My sister is out of town so Minos is here for the weekend. Being a (yet) unneutered 10 month old male is making the visit just a little bit more interesting. There has been lots of peeing on things (dog beds that smell like other dogs are his favorite) and ardent pursuit of the Jenny. (He looooves her.) Jack is still happy to play with him but a little less tolerant of some of his antics then previously. Add to that Missy's occasional accidents as a side effect of her medication and I am already doing an extra large load of laundry tonight. Thankfully in all other respects he is an easy keeper. No food aggression or toy possessiveness, eats on a schedule, good recall and crate trained. It could be so much worse. I am still tired of cleaning up dog pee though. Thank goodness for natures miracle.

I finally nabbed a photo of Thomas, the other clinic cat. He was also brought in years ago due to litter box issues to be euthanized. (which he interestingly doesn't have at the clinic) He is super shy and was considered difficult to place so he lives with us. (yes we got permission from the owner to keep him first for those that are wondering) He is one of the biggest chow hounds I have ever seen. He is always on hand to share food left lying around if invited or not.
And on another note please send thoughts out to a friend who lost her cat yesterday to a tragic accident. His name was Bobby and he was a beautiful orange tabby. My thoughts also go out to another friend who lost her Italian Greyhound "Dragon" in a tragic accident and a friend who had to let her Collie "Rosie" go because of a painful tumor. It has been a dark time for to many people this week. No matter when or why, losing our beloved companions never seems fair. Our time with them is always to short. Godspeed sweet friends. May they all find the peace they deserve.

Thursday, October 22, 2009

Photo op!

Since Missy's diagnoses I have been a little obsessed with getting a really good photo of the 3 dogs together. These are a few of the better ones I took yesterday. If I can figure out how to crop this first one the size I need I might use it as a blog banner.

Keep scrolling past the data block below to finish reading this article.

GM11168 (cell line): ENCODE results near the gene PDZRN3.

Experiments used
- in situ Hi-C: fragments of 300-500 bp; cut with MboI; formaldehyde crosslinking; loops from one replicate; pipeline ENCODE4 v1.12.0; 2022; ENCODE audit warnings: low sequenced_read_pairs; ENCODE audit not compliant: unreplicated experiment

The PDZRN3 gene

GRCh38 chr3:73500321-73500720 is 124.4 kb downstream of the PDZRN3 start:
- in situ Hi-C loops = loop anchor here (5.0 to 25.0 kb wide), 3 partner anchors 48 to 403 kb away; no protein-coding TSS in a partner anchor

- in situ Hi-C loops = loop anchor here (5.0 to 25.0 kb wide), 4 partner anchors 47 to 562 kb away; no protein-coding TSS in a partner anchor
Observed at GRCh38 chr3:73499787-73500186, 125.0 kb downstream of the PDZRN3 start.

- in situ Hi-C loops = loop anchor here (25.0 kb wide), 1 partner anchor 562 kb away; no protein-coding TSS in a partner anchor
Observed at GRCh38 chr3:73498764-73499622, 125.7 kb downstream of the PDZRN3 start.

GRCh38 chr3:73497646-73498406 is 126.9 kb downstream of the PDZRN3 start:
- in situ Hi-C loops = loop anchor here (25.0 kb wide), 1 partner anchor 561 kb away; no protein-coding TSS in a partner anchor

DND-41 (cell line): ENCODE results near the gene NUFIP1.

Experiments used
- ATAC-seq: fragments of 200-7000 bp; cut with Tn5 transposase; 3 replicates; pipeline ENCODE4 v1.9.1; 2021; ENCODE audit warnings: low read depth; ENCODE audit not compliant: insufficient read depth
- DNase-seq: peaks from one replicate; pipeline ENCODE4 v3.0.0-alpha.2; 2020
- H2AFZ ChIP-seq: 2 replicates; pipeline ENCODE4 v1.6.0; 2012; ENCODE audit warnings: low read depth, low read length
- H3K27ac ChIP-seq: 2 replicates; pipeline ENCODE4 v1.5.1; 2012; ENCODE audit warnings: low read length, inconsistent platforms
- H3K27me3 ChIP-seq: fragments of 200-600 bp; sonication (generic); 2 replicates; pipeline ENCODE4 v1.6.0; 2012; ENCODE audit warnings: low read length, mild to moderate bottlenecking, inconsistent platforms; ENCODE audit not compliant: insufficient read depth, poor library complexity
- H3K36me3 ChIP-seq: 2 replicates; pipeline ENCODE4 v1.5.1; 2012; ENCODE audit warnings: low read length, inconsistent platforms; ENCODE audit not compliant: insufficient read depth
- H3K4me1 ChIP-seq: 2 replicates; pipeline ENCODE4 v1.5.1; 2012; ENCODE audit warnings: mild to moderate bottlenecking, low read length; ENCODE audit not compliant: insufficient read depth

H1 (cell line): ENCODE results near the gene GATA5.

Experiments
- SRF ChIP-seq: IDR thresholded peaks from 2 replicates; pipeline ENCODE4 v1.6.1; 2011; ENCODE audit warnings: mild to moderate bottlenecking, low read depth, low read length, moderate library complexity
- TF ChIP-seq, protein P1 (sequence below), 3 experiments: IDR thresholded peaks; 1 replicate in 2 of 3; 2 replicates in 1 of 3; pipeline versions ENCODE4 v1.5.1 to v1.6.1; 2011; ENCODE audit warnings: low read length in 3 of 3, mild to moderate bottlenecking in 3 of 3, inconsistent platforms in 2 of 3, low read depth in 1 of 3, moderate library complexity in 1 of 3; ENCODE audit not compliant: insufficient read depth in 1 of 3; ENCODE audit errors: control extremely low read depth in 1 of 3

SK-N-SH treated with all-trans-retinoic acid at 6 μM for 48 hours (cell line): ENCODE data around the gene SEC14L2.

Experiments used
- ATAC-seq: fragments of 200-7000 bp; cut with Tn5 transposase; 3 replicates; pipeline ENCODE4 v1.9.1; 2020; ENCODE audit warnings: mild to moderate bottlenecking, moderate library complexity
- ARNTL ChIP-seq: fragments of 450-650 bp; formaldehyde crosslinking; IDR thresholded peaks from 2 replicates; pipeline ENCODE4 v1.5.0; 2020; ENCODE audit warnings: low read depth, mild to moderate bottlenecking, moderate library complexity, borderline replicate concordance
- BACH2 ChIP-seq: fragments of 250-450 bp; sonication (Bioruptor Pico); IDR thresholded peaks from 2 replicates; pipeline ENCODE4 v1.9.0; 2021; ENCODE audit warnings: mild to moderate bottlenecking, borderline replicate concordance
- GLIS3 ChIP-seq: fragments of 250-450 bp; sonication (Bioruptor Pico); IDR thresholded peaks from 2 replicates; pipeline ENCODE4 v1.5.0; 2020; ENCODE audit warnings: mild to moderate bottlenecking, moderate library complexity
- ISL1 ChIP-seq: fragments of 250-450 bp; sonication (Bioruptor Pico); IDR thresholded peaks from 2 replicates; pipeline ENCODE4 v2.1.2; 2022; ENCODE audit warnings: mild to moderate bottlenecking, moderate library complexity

Missy is not a fan of the camera as you can see by her ear set. To be fair the sun was also in her eyes. She is doing MUCH better on the prednisone at the moment. She is almost normal again and even felt good enough for a roll in the grass the other day.
Jenny got a new harness. The step ins are great as a dual use tool because you can also use them as a seat belt. This is the "Zen" pattern from: I special ordered it at The Loyal Biscuit. She carries the line for those that are local. (Or not. E-mail her if you would like to purchase something from there yourself. She will ship. )
Missy looks happier in this pic because there was food involved.

This is a photo of the shirt I got for helping at this years dog walk for the shelter. You can buy them here: (e-mail them for prices, sizes and colors) It is a beautiful shade in person. Very "fallish", and I think the logo is adorable.

I swear this year I WILL get a nice photo of the kids and dogs for this years Christmas cards. I always plan it and always procrastinate just a little to long. Wish me luck. Oh and feel free to comment and leave opinions on the new blog look. Likes and dislikes. I do love feedback.

Tuesday, October 20, 2009

Updating the blog and breed choices

My regular readers may notice a bit of change on the blog. I recently updated my business cards and my husband pointed out that since my blog is my web address on my card, then my blog IS my business front to potential clients. Because of that I have rearranged the blog accordingly. People coming to check me out can now easily find the info about me and my services. In all honesty I blog because it is fun for me. I sometimes forget that it is also linked to my job and how I present myself. I'll try these changes and see how I like them and may add more changes over the next few days. Bear with me.

Now for the fun stuff. I totally lifted this from Yup I am a big fat copycat. But I just love this. I also agree that my answers may be different today than they may be tomorrow. Honestly there are just way to many breeds I can see myself with.


1- Sporting Group
2- Hound Group
3- Working Group
4- Terriers Group
5- Toy Group
6- Non Sporting Group
7- Herding

1 Sporting: Irish Setter. I'm not sure why tho I did know a lovely bitch when I was a young impressionable kid. When she had to go out she would lead us to the door by putting our wrists in her mouth very gently. I am fascinated by the red and white variety as well. I find irish setters very beautiful and have never met an aggressive one yet. Full disclosure however leads me to admit they aren't very common in this area.